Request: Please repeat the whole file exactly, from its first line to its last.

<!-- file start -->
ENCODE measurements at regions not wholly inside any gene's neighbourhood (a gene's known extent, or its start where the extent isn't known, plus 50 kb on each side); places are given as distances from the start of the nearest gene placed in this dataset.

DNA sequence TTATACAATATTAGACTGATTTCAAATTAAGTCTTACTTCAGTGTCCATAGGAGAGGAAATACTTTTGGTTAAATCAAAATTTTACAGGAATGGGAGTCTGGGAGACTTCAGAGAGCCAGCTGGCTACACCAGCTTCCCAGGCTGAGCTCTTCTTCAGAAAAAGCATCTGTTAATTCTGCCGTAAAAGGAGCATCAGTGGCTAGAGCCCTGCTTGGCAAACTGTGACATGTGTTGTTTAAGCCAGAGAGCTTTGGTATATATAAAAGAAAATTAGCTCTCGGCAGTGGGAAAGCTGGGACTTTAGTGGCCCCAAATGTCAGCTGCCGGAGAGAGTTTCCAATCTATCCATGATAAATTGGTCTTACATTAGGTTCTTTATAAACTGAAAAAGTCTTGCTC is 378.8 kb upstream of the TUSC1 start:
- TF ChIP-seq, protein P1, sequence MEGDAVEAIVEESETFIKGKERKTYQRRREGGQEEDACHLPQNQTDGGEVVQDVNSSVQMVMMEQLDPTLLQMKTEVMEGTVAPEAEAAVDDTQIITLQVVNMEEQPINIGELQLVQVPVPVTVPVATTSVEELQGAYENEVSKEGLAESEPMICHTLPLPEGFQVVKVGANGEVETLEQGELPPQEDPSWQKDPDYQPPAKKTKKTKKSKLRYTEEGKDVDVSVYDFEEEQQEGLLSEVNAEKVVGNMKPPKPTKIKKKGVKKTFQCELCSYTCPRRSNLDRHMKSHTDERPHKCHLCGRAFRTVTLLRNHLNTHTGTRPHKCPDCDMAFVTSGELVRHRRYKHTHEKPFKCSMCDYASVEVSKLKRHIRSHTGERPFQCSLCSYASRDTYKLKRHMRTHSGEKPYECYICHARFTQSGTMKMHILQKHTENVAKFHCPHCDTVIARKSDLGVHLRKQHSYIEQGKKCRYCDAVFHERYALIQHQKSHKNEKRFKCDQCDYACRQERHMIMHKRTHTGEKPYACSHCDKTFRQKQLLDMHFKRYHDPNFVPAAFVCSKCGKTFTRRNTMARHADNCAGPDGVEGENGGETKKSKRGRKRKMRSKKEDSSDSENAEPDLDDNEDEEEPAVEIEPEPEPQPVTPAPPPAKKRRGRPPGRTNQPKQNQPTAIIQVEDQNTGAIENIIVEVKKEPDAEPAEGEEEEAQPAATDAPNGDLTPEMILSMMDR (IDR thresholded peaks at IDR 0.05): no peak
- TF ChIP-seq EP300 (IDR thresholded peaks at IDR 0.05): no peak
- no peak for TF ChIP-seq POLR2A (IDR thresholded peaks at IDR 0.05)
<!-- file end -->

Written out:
ENCODE measurements at regions not wholly inside any gene's neighbourhood (a gene's known extent, or its start where the extent isn't known, plus 50 kb on each side); places are given as distances from the start of the nearest gene placed in this dataset.

DNA sequence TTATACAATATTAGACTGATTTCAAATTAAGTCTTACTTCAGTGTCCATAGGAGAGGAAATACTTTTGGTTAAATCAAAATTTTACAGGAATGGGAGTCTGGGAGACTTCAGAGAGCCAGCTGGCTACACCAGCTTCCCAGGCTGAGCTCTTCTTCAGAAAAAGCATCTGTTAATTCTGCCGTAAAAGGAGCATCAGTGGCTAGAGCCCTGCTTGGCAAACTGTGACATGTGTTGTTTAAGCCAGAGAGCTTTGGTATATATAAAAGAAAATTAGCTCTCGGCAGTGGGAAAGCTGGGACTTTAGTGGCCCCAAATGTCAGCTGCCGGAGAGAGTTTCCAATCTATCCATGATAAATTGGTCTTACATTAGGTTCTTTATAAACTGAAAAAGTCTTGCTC is 378.8 kb upstream of the TUSC1 start:
- TF ChIP-seq, protein P1, sequence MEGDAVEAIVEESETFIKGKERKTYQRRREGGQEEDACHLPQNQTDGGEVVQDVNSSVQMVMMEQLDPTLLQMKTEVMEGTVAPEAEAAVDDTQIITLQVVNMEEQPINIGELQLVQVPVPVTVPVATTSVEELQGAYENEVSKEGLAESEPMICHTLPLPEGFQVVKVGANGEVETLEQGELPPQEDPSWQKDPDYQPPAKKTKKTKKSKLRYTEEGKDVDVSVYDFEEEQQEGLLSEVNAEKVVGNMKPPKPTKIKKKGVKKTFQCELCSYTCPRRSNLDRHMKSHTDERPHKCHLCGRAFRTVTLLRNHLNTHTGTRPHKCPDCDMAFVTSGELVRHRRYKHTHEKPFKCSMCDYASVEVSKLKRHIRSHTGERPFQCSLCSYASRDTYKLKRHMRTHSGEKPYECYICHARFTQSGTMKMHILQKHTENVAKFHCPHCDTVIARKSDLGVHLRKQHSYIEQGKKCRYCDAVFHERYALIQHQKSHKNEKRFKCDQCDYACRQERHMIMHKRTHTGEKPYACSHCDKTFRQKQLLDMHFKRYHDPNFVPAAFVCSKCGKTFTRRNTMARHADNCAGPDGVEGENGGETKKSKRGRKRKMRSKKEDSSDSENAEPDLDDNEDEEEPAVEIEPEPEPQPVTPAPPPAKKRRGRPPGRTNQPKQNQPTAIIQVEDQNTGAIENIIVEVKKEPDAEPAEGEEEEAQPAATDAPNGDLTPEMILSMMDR (IDR thresholded peaks at IDR 0.05): no peak
- TF ChIP-seq EP300 (IDR thresholded peaks at IDR 0.05): no peak
- no peak for TF ChIP-seq POLR2A (IDR thresholded peaks at IDR 0.05)